The Family and Medical Leave Act (FMLA) requires covered employers to provide qualifying employees with a minimum amount of unpaid leave for certain reasons. It also prohibits employers from interfering with employees’ use of authorized leave, discriminating based on the use of leave time, or retaliating against an employee for using leave. The Third Circuit Court of Appeals, whose jurisdiction includes New Jersey employment disputes involving federal law, recently ruled on a case alleging retaliation under the FMLA. It found that the district court should have given the jury an instruction regarding the “mixed-motive” theory of liability, which shifts the burden of proof to the defendant if a plaintiff demonstrates that their “use of FMLA leave was a negative factor in the employer’s adverse employment decision.” Egan v. Del. River Port Auth., 851 F.3d 263, 267 (3rd Cir. 2017).
Employees who meet a minimum requirement for number of hours worked during the preceding 12-month period are eligible for up to 12 weeks of unpaid leave under the FMLA. 29 U.S.C. §§ 2611(2), 2612(a)(1). This only applies, however, if the employer has at least 50 employees. Id. at § 2611(4). Many workers do not qualify for FMLA leave because their employer is not big enough, or they have not worked for the employer long enough to become eligible. The FMLA provides numerous protections to help ensure that employees who are able to accrue leave are able to use it. This includes a prohibition on retaliating against an employee who uses or attempts to use leave to which they are entitled. Id. at § 2615(a)(1), 29 C.F.R. § 825.220(c).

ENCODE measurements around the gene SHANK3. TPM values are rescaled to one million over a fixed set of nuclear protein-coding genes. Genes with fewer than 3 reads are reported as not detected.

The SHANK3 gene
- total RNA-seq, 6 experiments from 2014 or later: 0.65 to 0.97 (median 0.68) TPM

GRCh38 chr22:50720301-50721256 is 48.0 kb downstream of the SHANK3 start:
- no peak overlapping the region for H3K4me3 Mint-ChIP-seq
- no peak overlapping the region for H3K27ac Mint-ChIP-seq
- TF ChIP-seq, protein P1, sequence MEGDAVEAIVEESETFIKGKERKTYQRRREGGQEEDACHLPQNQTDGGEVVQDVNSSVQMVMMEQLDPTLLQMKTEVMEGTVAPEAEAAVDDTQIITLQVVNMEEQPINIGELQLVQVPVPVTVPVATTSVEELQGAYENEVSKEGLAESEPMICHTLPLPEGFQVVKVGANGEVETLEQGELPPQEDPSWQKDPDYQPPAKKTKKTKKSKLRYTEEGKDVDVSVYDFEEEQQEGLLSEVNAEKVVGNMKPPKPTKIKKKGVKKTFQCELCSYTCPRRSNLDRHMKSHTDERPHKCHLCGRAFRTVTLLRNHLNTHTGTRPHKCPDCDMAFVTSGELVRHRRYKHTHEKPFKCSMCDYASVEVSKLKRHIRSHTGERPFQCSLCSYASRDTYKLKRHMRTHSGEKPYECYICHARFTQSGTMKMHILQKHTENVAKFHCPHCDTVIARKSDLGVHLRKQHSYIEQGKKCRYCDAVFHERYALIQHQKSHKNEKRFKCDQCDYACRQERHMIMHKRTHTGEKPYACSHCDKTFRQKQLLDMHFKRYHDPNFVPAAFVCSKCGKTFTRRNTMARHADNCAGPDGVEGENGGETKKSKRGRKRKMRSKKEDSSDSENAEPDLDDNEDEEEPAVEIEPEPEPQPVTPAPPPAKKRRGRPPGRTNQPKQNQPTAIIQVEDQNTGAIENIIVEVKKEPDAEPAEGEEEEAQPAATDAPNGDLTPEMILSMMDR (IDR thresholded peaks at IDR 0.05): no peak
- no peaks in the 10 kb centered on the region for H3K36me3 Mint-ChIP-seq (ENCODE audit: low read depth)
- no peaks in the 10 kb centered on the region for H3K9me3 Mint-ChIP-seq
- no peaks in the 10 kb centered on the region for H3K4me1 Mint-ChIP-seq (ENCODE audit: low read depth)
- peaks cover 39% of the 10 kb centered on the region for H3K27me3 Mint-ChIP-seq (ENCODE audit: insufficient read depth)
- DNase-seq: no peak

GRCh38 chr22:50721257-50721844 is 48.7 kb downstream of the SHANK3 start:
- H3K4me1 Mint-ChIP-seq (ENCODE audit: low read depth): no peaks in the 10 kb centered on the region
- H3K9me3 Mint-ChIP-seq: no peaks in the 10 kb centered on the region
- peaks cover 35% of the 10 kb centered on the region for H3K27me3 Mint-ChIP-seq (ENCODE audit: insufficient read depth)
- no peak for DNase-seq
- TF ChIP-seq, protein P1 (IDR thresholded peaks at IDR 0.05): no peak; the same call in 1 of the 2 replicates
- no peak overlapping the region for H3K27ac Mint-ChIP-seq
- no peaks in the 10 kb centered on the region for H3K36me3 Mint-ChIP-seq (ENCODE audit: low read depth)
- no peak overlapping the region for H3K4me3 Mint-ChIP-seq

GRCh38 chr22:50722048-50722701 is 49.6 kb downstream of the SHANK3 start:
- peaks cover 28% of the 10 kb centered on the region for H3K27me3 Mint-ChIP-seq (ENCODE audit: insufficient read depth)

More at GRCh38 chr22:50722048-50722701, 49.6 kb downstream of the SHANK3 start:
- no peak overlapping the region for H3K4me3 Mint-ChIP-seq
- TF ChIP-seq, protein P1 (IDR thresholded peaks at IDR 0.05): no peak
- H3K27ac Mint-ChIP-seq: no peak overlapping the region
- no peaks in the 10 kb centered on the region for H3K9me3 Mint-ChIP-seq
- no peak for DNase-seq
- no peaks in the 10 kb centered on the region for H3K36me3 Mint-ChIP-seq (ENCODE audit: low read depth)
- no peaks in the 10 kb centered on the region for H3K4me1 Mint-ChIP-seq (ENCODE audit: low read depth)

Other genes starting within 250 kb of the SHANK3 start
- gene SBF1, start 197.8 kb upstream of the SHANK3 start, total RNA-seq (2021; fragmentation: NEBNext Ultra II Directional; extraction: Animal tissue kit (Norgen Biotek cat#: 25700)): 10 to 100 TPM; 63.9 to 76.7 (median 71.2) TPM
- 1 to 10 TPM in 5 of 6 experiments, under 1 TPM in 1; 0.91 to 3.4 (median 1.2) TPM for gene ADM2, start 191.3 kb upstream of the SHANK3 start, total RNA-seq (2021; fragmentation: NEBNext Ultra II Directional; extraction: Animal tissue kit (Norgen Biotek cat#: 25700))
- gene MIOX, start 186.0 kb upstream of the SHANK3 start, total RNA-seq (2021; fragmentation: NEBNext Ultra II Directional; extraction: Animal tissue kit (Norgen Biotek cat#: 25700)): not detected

Courts have identified two general theories for discrimination and retaliation claims: pretext and mixed-motive. In a pretext claim, a plaintiff asserts that an employer’s stated reason for an adverse action is false and is merely a pretext for an unlawful motive. A mixed-motive theory alleges that an employer had “both legitimate and illegitimate reasons” for the adverse action. Egan, 851 F.3d at 268 n. 1. The plaintiff must show that the “exercise of FMLA rights was ‘a negative factor’ in the employer’s employment decision.” Id.
In a typical mixed-motive claim, if the plaintiff produces evidence that a protected category or action motivated an employer’s action or decision, the burden shifts to the defendant to show that its action or decision would have been the same even without the unlawful factor. See, e.g., 42 U.S.C. §§ 2000e-5(g)(2)(B), 2000e-2(m). If an employer can meet this burden, the plaintiff’s relief is limited to declaratory and injunctive relief. The advantage to plaintiffs of a mixed-motive claim is that, unlike in a pretext claim, they do not have to prove that the adverse action would not have occurred but for the unlawful factor.
The plaintiff in Egan asserted multiple causes of action, including unlawful retaliation under the FMLA. After a jury found for the defendant on all of the claims, the plaintiff argued on appeal that the district court should have given a mixed-motive instruction to the jury, rather than instructing the jury that he had to produce “direct evidence of retaliation.” Egan at 267. The Third Circuit found that a mixed-motive theory is available in FMLA retaliation claims and that the district court erred by not giving a jury instruction.
To speak with an FMLA attorney about a matter in New Jersey or New York, contact the Resnick Law Group today online, at 973-781-1204, or at 646-867-7997.
More Blog Posts:
FMLA Retaliation Claim Centers on Employee’s Social Media Posts, The New Jersey Employment Law Firm Blog, July 20, 2017
Third Circuit Court of Appeals Rules in Employee’s Favor in FMLA Discrimination Claim, The New Jersey Employment Law Firm Blog, June 8, 2017
New Jersey Judge Awards Attorney’s Fees and Costs to Plaintiff in Medical Leave Lawsuit, The New Jersey Employment Law Firm Blog, September 4, 2015